Comrades we have to coerce a number of journalists into our bag otherwise if we fail Inkatha will rise stronger than before.

After the launch by Magwaza Msibi the NEC will assess the situation and decide whether to put more funds in her efforts or she should just be asked to stand on her own or dissolve the new name and wear the ANC cap without any conditions from her [Magwaza Msibi]. The last briefing will take place at the South Coast Sun Hotel on the 5th day of February 2011. The security has already been arranged for that date and for [Magwaza Msibi].

Comrades 'Mayiwe' Inkatha 'Mayiwe'

'Amandla'"

What am I supposed to make of this?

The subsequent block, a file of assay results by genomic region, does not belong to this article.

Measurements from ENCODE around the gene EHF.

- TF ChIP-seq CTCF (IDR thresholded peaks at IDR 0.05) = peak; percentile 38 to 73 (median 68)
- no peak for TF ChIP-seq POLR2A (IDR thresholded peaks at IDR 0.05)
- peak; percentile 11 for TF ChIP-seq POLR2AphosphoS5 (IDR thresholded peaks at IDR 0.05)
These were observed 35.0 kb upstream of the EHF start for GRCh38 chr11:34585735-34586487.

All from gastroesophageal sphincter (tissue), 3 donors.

And what am I to think of sworn affidavits from the Mayor, the Speaker and the Caucus Chairperson of Umvoti Municipality attesting to the fact that, during a Selection Committee meeting on the 1st of February, ANC Councilor PG Mavundla said that he had given financial assistance to the "Friends of VZ" and was now funding the new National Freedom Party.

As Your Excellency knows, Councilor PG Mavundla is the Chairperson of the ANC in the Bhambatha Region and a close confidante of both the President and the Premier of KwaZulu Natal, Dr Zweli Mkhize.

The Mayor of Umvoti states, "Clr PG Mavundla then offered me some money should I follow others [to the National Freedom Party] and even offered me the Diplomatic Post either at China or India." The Speaker states that he heard Councilor Mavundla "stating that he had paid for the accommodation of National Freedom Party members at the Battlefields Lodge, in Dundee."

I have approached the President, and I have waited for his response, and I have seen that there is no genuine will to stop the patronage of certain ANC leaders in what is supposed to be the final assault on the IFP.